âWhy me? Why is this happening?â Glenn Slaughter thought as a St. Paul police K-9 clamped down on his arm last week.
Glenn Slaughter (Courtesy photo)
Officers say Slaughter, 33, was not involved in the weapons call they responded to early Friday and the K-9 accidentally bit him.
The case led the mayor and police chief to announce Monday that St. Paulâs police dogs will be used more sparinglyÂ amid âsignificant changesâ and an external audit.
Most of Slaughterâs wounds were to his right forearm, but the dog also bit his back, and his worst injury is a puncture wound on his side â itâs a dime-sized hole measured at the hospital as 4 inches deep, said Anne Shomshor, the fiancee of Slaughterâs brother.
Slaughter â who lives with his brother, Shomshor, and other relatives in St. Paulâs Daytonâs Bluff area â works overnights for a warehouse at IKEA.
As he walked to his car to go to work about 2 a.m. Friday, Slaughter didnât notice police officers, Shomshor said. Slaughter was resting Tuesday and unavailable to talk.
Suddenly, Slaughter saw an officerâs flashlight. An officer said, âPut your hands upâ and told Slaughter to get down on the ground, Shomshor said.
Police had responded early Friday to a report of a male with a gun in the street in theÂ 900 block of East Fourth Street. The suspect fled and, as police searched for him, they ordered Slaughter to lie on the ground for his safety, which he did, according to a police spokesman.
But Slaughter âheard footsteps coming toward him, the chain drop to the ground and then the dog was on him,â Shomshor said.
The dogâs handler, officer Mark Ross, gave repeated commands for K-9 Suttree to release Slaughter, body-camera footage shows. He activated the dogâs electronic collar, but Suttree did not stop biting, and Ross had to physically remove him from Slaughter. It took about 20 seconds, according to the police department.
Viewers may find the video disturbing.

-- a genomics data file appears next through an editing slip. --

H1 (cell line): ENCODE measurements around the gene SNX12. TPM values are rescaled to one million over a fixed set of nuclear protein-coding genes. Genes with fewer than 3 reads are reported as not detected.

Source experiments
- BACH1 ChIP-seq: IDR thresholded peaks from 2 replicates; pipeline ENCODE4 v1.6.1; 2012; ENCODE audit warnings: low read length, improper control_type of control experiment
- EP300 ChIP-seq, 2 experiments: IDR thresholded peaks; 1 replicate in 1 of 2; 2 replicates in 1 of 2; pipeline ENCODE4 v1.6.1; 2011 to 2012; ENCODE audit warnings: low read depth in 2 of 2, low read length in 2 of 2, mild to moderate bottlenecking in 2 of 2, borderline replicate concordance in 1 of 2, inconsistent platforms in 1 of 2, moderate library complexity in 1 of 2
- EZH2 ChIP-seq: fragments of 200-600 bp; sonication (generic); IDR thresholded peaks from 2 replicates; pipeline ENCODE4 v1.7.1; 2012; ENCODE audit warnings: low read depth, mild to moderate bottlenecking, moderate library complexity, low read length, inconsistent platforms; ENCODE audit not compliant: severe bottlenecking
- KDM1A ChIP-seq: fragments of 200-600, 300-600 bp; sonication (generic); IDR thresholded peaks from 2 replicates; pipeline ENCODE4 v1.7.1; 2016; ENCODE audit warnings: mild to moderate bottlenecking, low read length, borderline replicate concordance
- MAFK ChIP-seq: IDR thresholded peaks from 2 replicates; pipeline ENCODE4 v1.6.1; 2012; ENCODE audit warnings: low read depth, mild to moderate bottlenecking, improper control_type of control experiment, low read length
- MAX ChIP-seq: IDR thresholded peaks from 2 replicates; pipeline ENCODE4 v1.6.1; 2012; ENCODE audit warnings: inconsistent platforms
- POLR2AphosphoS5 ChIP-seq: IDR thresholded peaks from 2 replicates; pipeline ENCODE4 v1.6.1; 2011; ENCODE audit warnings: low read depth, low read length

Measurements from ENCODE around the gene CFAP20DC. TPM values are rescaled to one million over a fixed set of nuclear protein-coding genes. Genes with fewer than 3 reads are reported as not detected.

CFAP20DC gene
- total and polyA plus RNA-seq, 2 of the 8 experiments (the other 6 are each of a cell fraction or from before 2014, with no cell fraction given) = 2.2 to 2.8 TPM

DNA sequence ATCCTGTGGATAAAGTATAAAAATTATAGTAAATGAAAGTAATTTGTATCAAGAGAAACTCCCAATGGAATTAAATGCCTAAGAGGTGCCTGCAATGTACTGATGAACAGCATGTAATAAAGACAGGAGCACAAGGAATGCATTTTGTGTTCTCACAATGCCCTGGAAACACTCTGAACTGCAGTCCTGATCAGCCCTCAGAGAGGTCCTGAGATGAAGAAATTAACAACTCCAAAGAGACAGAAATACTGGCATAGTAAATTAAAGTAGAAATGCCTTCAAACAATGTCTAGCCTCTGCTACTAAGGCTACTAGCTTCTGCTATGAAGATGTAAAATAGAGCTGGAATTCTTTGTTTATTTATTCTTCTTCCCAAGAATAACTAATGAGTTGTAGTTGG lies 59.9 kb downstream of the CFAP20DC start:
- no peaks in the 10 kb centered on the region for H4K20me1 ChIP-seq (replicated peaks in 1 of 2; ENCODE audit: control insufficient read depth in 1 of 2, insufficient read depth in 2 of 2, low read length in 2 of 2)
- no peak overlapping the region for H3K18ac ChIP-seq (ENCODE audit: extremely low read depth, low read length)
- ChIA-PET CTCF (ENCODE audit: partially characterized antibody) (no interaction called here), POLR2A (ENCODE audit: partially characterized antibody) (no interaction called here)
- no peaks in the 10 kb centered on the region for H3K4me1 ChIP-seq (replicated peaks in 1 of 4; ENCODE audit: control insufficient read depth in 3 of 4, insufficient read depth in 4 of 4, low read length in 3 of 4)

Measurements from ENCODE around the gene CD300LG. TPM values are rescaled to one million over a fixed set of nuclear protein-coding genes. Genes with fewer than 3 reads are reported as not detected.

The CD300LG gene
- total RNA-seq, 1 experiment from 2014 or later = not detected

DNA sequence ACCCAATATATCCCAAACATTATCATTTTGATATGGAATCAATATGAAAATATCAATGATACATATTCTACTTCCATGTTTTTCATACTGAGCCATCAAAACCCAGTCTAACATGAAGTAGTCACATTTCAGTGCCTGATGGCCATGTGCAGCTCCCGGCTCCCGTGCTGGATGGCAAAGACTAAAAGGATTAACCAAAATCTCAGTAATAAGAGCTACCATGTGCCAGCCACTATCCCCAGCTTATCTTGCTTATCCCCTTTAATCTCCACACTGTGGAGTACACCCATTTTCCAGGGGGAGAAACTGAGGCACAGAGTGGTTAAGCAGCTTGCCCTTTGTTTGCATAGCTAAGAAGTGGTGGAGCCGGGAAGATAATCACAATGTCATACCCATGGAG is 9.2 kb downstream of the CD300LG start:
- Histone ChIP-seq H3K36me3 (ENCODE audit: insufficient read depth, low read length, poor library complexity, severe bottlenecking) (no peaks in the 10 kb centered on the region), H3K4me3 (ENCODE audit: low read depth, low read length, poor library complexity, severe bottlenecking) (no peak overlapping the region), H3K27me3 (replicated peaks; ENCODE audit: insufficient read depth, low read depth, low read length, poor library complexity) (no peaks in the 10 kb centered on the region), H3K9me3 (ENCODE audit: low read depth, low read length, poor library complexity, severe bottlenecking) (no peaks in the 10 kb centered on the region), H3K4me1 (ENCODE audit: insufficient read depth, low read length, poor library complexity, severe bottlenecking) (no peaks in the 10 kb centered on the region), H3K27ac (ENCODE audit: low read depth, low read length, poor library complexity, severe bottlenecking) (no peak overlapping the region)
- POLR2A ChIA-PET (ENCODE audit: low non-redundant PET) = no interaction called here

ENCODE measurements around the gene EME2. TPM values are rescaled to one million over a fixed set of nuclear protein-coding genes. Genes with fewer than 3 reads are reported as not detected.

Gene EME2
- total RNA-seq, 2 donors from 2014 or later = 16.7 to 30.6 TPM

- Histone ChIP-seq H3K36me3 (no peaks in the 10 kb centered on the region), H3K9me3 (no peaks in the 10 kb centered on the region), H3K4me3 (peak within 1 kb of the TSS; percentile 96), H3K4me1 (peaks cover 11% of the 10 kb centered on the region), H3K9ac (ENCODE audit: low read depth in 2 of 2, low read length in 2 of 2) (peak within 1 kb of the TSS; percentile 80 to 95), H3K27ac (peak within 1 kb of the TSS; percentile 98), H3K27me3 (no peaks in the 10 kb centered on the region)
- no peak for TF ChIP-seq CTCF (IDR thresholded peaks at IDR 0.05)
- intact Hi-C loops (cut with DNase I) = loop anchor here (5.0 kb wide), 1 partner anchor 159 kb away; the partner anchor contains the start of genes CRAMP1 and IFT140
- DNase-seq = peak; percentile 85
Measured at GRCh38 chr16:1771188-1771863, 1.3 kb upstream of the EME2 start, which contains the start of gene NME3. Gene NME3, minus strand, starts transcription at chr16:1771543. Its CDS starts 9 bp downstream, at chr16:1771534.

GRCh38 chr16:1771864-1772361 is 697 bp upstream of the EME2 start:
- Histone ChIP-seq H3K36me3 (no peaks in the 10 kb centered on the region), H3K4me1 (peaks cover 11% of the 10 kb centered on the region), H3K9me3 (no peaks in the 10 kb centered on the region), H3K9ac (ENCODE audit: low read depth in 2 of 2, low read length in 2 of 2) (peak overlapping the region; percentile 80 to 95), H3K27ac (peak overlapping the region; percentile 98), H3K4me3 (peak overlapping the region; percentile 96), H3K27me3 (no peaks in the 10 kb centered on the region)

Nick Slaughter, Glennâs brother, had returned home from work just before midnight. He said goodbye as his brother headed to work and was watching TV when he heard screaming coming from outside.
He opened the door, saw the dog attacking and shouted to the officers, âWhat are you doing? My brother is just trying to get to work!â Shomshor said.
Police told Nick Slaughter to get inside and he went upstairs, screaming to Shomshor, âThe dog got Glenn!â
Paramedics checked out Glenn Slaughter and his brother took him to the hospital, where he spent five hours. Medical staff cleaned out his wounds and gave him antibiotics, Shomshor said.
Ross was apologetic to Slaughter and explained that the dogâs collar snapped, according to Shomshor. He also went to the hospital to bring Slaughter his phone and keys, told him again he was sorry about what happened, and said the police department would take care of his medical costs.
Slaughter and his family were initially worried heâd sustained nerve damage because he had little feeling in his right thumb â âat first he couldnât hold a pop can or a glassâ â but the feeling is returning, Shomshor said Tuesday. Slaughter has not been able to return to work.
Police Chief Todd Axtell wrote in an email to department employees Tuesday that he made the decision Monday to change policy and practices for when and how officers use K-9s.
âThese changes are necessary to make sure we are doing everything possible to minimize risk â risk to officers, risk to the department and risk to the people we serve. By implementing new ideas, a fresh approach, newer safeguards and an independent review, we create an opportunity for continuous success and confidence,â Axtell wrote.
âCanines will still be available on the most serious and dangerous of calls,â the police chiefâs email continued. âTheyâll still help locate missing persons, guns, drugs and evidence. But the goal is to minimize the number of accidental bites that occur.â
Shomshor said she and her family members hope the changes donât âjustÂ happen for a few weeks or a few months, but that itâs an ongoing improvement.â
The police department is still determining how the external audit of the K-9 unit will be carried out, police spokesman Steve Linders said Tuesday.
Suttree is no longer with the K-9 unit, and Ross is being re-assigned, Linders said. An internal-affairs investigation involving Ross was opened on Monday, according to the police department.
Slaughter âis weighing his optionsâ about filing a lawsuit, but his main priority is that âpeople are held accountable,âÂ Shomshor said.
After the police department released body-camera footage of what happened Friday, Slaughter could watch only the first part of it because he didnât want to re-live the experience, said Shomshor, who waited until Tuesday to view it.
âItâs disturbing because you can hear Glennâs screams and you can hear how scared he is,â she said. ââŚ HeÂ knows at the end of the day, it had nothing to do with him. It really is a wrong place, wrong time scenario. But itâs scary because I have a young son and kids are out of school for the summer â it could have been anyone walkingÂ out of the house. If it was that easy for the dogâs collar to malfunction or whatever the situation was, it was an uncontrolled situation and thatâs scary.â